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Spotlight: Sustainable lighting maker forges local partnerships

Cascade fixture with upcycled bottle glass in a South Berkeley home. Photo: Mark Dell’Aquila/EEI Photo

This story is brought to you by Metro Lighting.

We’re accustomed to the notion of farm-to-table eating here in the foodie mecca of the Bay Area, but it may surprise you to learn that the same commitment to sustainability that underpins that movement can also apply to making a light fixture.

Metro Lighting on San Pablo Avenue in Berkeley is proud to be unabashedly local – a slow goods manufacturer of customized lighting. Co-founders Christa Rybczynski and Lawrence Grown trained as architects at the University of Cincinnati, but switched gears and started Metro Lighting in 1993, the same year their first daughter was born.

Metro Lighting’s network of local artisans and manufacturers spans the state, and most of its suppliers are in the Bay Area. The couple collaborate with glass artists in Berkeley and Oakland, as well as in Paso Robles and Arcata, to create the signature pieces found only at their showroom. Metro builds most of their fixtures on site, but when clients’ dream fixtures require component parts outside of the capabilities of their 3,000-square-foot on-site workshop, Metro Lighting connects with local metal shops.

For example, Metro Lighting’s versatile Cascade line features multiple pendants connected to a single ceiling plate. Some installations require a plate that exceeds standard lengths so Metro routinely calls on Jim at Crown Sheet Metal on Gilman Street to fabricate oversized sheet metal pieces.


Cascade lighting fixture with River Glass in a North Berkeley home. Photo: Mark Dell’Aquila/EEI Photo

The quality of Metro Lighting’s fixtures can be found in the details. Take the small brass turnings that are custom fabricated by Edward Koehn Co., a family-owned machine shop that has operated in Berkeley since 1943.

Another example: Grown discovered RSR Metal Spinning, a woman-owned business in the Los Angeles area when searching for a reliable local supplier for custom quality lamp parts that he had designed.

These two companies fabricate a dozen signature parts that define the Metro Lighting lines. And, like all thrifty small businesses, recycling metal scraps has been second nature to the makers for decades.

River Glass shades are hand-poured by Fire & Light in Arcata using melted, crushed post-consumer bottles and jars. Photo: Courtesy Metro Lighting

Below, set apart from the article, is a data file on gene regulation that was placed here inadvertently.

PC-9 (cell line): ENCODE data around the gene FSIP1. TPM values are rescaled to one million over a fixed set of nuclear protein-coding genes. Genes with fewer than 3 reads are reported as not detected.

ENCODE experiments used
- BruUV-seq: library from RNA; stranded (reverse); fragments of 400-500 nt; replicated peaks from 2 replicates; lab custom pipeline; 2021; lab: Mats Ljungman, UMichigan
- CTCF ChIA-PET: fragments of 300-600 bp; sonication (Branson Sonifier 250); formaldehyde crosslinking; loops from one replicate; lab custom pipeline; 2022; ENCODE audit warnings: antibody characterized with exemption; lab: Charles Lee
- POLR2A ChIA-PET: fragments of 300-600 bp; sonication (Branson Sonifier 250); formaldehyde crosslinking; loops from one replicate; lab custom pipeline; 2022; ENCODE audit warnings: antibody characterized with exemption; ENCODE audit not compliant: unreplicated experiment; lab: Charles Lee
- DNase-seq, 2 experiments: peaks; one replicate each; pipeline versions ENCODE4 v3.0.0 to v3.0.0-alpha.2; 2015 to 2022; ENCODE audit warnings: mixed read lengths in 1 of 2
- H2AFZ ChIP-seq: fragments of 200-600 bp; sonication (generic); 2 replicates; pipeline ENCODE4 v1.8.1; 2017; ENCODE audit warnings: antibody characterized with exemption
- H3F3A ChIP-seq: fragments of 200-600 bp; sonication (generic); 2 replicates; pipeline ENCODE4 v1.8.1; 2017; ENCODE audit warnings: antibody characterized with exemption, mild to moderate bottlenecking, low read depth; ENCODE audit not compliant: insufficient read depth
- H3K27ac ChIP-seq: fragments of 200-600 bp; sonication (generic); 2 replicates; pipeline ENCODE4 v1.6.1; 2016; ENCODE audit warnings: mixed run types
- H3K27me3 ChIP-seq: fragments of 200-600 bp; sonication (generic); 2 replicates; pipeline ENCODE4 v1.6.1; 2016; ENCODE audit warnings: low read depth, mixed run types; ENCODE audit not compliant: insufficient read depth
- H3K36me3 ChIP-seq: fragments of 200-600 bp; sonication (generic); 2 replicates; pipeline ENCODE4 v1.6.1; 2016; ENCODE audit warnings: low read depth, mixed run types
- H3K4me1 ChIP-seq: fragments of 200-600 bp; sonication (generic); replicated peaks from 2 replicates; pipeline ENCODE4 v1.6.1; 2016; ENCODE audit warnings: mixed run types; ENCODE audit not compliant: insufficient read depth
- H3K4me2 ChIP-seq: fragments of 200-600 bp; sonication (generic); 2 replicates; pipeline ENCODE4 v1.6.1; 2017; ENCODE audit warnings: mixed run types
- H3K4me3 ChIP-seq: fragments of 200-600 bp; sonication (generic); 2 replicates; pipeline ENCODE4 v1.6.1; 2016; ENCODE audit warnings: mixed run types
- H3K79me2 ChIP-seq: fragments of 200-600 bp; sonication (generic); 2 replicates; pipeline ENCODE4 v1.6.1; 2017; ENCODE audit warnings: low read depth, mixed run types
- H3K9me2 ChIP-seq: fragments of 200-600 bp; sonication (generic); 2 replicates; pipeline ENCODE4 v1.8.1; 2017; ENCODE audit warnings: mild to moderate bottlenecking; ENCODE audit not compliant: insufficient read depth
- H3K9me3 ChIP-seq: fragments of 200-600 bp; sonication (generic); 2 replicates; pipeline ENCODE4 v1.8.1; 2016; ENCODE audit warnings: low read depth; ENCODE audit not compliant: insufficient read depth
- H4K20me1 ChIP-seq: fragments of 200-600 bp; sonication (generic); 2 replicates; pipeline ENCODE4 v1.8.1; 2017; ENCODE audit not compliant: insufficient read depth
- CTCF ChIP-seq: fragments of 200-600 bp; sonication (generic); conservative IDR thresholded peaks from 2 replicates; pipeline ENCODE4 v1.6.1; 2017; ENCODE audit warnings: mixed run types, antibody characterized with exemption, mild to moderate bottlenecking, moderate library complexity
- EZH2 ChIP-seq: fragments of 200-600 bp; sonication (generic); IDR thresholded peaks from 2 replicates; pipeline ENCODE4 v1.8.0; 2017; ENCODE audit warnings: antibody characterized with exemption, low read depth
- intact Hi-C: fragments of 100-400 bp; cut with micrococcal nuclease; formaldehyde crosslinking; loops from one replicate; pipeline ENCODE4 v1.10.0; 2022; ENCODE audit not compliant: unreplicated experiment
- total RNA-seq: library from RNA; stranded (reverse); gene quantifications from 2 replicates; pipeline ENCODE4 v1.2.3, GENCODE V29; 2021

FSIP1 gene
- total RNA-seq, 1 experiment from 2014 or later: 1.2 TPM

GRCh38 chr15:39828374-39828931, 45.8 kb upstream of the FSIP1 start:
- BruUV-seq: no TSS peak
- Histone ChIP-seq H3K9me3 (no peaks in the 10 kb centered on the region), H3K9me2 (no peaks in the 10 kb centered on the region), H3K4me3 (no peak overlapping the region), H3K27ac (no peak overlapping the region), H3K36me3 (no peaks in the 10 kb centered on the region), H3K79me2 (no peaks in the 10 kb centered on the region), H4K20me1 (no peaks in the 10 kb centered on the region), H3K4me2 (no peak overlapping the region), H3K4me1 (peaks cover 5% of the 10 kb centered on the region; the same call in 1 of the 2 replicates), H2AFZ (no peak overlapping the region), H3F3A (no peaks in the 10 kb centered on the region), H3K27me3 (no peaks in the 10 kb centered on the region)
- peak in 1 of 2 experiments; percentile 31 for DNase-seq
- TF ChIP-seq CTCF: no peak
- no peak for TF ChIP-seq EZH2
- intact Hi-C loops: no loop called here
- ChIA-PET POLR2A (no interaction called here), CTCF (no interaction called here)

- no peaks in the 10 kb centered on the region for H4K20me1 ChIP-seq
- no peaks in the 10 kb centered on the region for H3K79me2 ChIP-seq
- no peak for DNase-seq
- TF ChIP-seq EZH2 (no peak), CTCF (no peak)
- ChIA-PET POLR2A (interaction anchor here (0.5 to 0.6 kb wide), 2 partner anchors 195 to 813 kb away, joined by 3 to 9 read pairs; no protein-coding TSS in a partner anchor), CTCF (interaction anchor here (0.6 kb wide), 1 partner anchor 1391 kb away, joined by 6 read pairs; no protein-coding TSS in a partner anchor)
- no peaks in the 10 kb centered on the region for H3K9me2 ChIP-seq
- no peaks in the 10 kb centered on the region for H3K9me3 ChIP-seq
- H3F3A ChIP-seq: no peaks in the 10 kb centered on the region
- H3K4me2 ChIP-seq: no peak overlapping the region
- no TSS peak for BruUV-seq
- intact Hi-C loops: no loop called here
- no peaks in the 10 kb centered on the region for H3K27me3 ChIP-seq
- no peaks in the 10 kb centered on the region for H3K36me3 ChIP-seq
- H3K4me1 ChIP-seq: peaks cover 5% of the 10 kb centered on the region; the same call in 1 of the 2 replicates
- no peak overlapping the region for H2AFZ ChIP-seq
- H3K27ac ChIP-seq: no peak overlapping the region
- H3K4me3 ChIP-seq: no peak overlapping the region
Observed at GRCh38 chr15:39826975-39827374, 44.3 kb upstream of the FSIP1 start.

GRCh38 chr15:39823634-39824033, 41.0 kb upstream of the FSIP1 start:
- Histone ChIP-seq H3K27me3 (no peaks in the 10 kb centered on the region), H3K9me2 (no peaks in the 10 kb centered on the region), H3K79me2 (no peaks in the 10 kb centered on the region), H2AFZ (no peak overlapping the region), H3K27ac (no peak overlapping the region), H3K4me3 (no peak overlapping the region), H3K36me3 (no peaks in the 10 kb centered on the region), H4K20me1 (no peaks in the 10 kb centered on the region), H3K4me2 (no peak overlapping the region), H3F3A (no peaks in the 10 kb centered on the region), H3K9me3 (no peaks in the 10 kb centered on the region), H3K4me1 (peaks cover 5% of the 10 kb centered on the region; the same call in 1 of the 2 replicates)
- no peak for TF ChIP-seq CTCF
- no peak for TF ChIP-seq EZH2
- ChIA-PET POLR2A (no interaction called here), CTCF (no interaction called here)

Environmental stewardship has always been a hallmark of this solar powered local company. Metro Lighting uses non-toxic cleaners, low toxic metal finishes, and contracts with an award-winning metal plating shop in Oakland, Gold Seal Plating, which employs a closed-loop water recycling system. The popularity of the warm, familiar Edison bulb never seems to fade, and now Metro offers that glow using LED filament bulbs which are ten times more efficient.

The personalization possibilities of their popular Bottle Glass line are endless with more than 30 different brands of wine and spirits bottles available. Bottles come from the Berkeley recycling center, or local bars or restaurants.

“We are making use of the embodied energy to create something beautiful and useful,” Grown says, adding that “at the end of its useful life, the bottle shade can still be recycled.”

Oakland glass artist Justin Dawn uses proprietary machinery to process raw bottles for a precise and consistent finish. Photo: Metro Lighting

Metro’s fixtures are the opposite of ‘cookie cutter,’ as clients can choose the metal finish and glass for any fixture to complement their architectural setting. Many shades are interchangeable so customers can update their style later by simply switching glass. Metro Lighting will take back fixtures if customers remodel, some of which are refurbished and offered for sale at a considerable discount. Damaged parts are repaired and reused or responsibly recycled.

Buying from independent businesses with local supply chains keeps dollars in our economy, ensuring that wages and sales taxes are reinvested in our city. And a purchase from Metro Lighting supports local skilled artisans, keeping craft manufacturing alive in California.

Metro Lighting’s fixtures illuminate thousands of homes in the Bay Area and beyond, as well as local restaurants Comal, Tender Greens and A Côté. Rybczynski says she was recently flattered to hear someone refer to Metro Lighting as a Berkeley institution, noting “after 24 years, we definitely feel a deep connection to our community. Thank you!”

This story was written by Metro Lighting. For more information, visit Metro Lighting online, call 510.540.0509 or email info@metrolighting.com.